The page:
Though the Hispanic population is gaining strength in numbers in the United States, for various reasons it remains a population whose health needs are often underserved.
“While heart disease is the number one killer in most population groups, cancer is the leading cause of death for Hispanics,” says Francisco “Kiko” Ochoa, City of Hope (COH) deputy general counsel. “Diabetes is also a major and growing problem, particularly in the Mexican-American population.”
Headquartered in Duarte, CA, City of Hope is a leading research and treatment center for cancer, diabetes, and other life-threatening disease. More than half of the population in COH’s service area (about 56 percent) speaks Spanish at home primarily or exclusively.
To address these realities, COH has developed a comprehensive strategy to improve access to health care, educate bilingually about cancer and diabetes treatment, and encourage Latinos to pursue careers in research and medicine.
Reaching out to local schools is a major component. COH is involved in a number of initiatives with students of all ages, from elementary through high school. “We want to get to them early, before they form negative impressions about careers in math and science,” says Ochoa. The initiatives include a six-week summer internship program that exposes high school students to the wide array of employment opportunities in health care as well as a 10-week summer academy for high school and college students that gives the students the opportunity to work on a biomedical research team with COH scientists and clinical staff. City of Hope also reaches out to colleges, universities, and graduate schools. In 2013 and 2014, COH partnered with Televisa Publishing on a five-city college leadership tour to encourage Latino students to pursue careers in science and medicine.
City of Hope has also initiated a variety of other outreach programs. It partnered with the League of United Latino American Citizens (LULAC) and served as a platinum sponsor for LULAC’s annual health fair, Feria de Salud, in Los Angeles last year. This year COH is working with the Duarte community, building a community garden and hosting a community e-waste collection drive. In addition, COH hosts “Ask the Expert” town hall meetings during which cancer specialists from the hospital answer questions from the public about cancer. The Foothills Fitness Challenge, a three-month program sponsored by COH, encourages participants from the surrounding community to adopt more healthful behaviors, “make a commitment to their health, and then stick to it,” Ochoa explains.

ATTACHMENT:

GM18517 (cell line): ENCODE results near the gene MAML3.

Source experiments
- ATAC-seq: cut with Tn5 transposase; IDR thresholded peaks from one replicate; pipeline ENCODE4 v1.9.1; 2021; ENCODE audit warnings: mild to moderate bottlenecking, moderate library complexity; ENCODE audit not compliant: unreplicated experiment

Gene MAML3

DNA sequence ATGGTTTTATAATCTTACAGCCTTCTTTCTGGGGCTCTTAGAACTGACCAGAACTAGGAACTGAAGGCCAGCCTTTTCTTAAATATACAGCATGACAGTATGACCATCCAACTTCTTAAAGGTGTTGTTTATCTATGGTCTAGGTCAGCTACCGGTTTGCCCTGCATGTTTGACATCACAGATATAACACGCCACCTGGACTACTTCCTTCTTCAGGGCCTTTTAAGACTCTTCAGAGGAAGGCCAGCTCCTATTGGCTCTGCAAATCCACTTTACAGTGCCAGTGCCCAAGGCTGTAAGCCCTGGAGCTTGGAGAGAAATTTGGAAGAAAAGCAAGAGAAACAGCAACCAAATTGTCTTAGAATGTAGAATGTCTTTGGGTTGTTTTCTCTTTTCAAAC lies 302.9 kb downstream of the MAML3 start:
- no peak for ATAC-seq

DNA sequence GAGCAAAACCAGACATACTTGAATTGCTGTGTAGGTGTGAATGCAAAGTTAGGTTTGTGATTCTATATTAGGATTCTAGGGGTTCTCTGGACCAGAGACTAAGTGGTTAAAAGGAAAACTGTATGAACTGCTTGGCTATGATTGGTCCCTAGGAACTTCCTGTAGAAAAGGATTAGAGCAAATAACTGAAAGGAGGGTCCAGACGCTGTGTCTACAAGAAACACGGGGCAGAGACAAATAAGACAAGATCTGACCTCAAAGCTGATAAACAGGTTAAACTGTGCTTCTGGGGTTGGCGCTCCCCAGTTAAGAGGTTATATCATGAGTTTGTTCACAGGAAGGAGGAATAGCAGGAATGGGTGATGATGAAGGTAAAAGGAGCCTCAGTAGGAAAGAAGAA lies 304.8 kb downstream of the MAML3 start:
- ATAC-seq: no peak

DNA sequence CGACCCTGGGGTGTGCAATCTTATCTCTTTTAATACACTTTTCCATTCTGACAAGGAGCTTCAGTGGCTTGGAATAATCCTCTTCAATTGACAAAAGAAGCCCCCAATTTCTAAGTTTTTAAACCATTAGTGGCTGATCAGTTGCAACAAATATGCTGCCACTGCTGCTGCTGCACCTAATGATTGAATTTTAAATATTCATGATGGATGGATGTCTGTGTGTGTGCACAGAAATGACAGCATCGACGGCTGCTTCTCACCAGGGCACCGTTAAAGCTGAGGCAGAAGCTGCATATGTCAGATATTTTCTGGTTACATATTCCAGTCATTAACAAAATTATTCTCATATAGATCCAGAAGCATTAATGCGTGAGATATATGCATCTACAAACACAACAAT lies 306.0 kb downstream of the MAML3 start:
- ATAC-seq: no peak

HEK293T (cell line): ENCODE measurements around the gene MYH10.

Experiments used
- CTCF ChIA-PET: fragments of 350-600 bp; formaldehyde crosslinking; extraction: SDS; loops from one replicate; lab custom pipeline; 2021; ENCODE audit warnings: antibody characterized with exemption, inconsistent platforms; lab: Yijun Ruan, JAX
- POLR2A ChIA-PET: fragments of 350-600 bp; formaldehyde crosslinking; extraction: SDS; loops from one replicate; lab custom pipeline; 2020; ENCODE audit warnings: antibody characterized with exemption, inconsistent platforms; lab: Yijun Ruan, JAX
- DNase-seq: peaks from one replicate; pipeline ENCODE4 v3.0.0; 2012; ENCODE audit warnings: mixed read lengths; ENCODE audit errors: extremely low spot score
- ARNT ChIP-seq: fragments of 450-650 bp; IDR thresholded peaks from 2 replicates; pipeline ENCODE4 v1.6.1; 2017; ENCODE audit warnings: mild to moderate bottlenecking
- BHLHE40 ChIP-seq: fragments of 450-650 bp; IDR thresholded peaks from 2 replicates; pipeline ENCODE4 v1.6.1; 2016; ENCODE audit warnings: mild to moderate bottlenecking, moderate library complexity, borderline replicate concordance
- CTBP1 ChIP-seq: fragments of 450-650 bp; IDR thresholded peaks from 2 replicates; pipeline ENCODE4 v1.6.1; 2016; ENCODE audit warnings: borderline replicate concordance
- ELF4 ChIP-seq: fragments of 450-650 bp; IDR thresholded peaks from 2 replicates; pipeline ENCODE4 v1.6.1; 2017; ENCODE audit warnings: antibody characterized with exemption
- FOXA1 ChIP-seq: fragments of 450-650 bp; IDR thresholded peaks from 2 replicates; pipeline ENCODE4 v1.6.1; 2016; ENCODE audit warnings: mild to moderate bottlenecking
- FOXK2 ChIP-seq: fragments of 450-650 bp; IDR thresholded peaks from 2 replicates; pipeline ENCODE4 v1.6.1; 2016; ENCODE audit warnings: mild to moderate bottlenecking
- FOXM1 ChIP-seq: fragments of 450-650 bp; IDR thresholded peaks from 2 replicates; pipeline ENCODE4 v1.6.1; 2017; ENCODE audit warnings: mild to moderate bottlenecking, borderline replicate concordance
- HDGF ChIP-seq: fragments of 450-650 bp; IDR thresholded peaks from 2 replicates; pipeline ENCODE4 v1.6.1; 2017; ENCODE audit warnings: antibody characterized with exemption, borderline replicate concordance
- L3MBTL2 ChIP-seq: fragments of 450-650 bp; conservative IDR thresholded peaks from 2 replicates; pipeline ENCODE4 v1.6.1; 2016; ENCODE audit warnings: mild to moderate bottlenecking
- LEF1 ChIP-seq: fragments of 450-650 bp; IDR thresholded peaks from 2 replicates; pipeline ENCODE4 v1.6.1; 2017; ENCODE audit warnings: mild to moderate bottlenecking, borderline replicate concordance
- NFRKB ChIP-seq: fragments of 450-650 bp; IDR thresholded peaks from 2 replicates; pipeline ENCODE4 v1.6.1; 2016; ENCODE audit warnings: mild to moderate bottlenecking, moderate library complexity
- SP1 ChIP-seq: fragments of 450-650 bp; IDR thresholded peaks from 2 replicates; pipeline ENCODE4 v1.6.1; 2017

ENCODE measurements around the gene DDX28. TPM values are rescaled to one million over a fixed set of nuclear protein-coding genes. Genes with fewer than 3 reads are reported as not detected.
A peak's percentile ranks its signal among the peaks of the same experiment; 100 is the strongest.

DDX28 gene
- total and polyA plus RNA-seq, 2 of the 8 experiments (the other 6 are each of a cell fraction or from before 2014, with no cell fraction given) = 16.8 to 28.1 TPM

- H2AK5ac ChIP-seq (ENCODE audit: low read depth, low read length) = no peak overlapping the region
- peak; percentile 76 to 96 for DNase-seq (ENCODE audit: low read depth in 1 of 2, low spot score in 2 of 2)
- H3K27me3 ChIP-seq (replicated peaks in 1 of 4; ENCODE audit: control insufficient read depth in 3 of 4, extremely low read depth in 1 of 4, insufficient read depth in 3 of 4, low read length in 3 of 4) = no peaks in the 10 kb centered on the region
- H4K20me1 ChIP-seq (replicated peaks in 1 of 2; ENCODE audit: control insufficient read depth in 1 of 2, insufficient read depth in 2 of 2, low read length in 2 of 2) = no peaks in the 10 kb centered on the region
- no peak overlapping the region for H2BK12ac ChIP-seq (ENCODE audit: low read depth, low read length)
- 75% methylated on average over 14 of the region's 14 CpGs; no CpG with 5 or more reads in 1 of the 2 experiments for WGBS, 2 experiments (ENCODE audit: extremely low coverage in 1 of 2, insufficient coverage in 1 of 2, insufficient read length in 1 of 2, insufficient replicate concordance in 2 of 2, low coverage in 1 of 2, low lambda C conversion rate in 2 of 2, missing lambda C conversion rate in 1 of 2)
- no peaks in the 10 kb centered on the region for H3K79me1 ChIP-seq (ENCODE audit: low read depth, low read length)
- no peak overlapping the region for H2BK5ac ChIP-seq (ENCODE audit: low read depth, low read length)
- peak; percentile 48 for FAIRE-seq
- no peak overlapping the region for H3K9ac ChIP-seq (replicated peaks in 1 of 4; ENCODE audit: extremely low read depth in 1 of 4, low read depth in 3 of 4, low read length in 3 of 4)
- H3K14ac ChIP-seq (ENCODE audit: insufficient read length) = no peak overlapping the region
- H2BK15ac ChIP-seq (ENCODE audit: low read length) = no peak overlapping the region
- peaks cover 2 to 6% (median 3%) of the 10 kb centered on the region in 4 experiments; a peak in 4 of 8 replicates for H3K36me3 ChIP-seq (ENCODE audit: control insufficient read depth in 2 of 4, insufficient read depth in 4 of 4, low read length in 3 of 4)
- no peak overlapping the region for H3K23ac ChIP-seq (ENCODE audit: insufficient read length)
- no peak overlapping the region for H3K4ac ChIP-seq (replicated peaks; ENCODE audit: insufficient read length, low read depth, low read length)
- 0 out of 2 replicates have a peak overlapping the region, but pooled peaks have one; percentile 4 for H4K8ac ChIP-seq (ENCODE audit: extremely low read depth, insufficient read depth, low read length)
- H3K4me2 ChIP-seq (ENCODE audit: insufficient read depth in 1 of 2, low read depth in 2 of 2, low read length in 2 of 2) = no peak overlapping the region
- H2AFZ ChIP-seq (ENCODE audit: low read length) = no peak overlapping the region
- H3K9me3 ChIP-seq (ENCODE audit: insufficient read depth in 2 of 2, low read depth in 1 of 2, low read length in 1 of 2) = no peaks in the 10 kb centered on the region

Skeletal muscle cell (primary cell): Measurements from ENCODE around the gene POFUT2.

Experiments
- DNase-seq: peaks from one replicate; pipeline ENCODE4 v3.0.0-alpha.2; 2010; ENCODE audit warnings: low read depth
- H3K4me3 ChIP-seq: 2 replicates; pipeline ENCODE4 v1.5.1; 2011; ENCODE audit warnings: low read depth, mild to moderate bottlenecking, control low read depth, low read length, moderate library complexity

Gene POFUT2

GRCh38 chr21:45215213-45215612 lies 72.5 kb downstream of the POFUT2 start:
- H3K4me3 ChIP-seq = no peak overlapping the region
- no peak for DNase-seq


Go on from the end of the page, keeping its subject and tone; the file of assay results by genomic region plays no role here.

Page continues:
Minority populations are often underrepresented in clinical research trials, which can impact the applicability of study results to the general population, so COH staff members use the institution’s outreach activities to introduce the subject of clinical trials and recruit participants.
Some of the groundbreaking research being done at COH that specifically impacts the Hispanic population includes a study on breast cancer in Hispanic women conducted by Dr. Jeffrey Weitzel. Weitzel discovered that there was a unique mutation of the BRCA 1 gene (which produces tumor-suppressing hormones) originating in Mexico approximately 1,500 years ago. “The study confirmed a high prevalence of this genetic mutation in the Hispanic community,” Ochoa explains, “and underscored the importance of early screening for this population.”
To help develop a level of trust with Hispanic patients—whether to encourage them to participate in research studies or to take advantage of available health care services—Ochoa says COH has taken a multipronged approach.
“We have a great website accessible in English and Spanish. And we were the original sponsor of the website HealthyHispanicLiving.com,” he continues. “Now, almost all of its content comes from City of Hope and focuses on topics such as cancer
screenings, research, diet, exercise, etc.”
COH recently committed to increasing the number of translators available to assist patients. Furthermore, its community outreach efforts are spearheaded by Latinos for Hope, an internal group of COH employees who can serve as ambassadors for the institution at health fairs and other events.
With its location in mind, COH tries to recruit diverse personnel. “We want the employee population to reflect the community,” Ochoa explains. Currently, about 25 percent of COH’s employees are Hispanic (not including physicians). “We assume most of our future employees will come from Duarte and the surrounding school districts,” says Ochoa. In 2013, COH sponsored and hosted a thought leadership forum, which involved working with other health care organizations to bring more Hispanics and other minorities into the health care professions pipeline. The forum resulted in a plan for joint mentoring initiatives and career days focusing on health care careers. “Our data shows that health care careers will grow in double digits for years to come,” Ochoa says. “It is a social and business imperative to get well-educated minority candidates interested in the field.”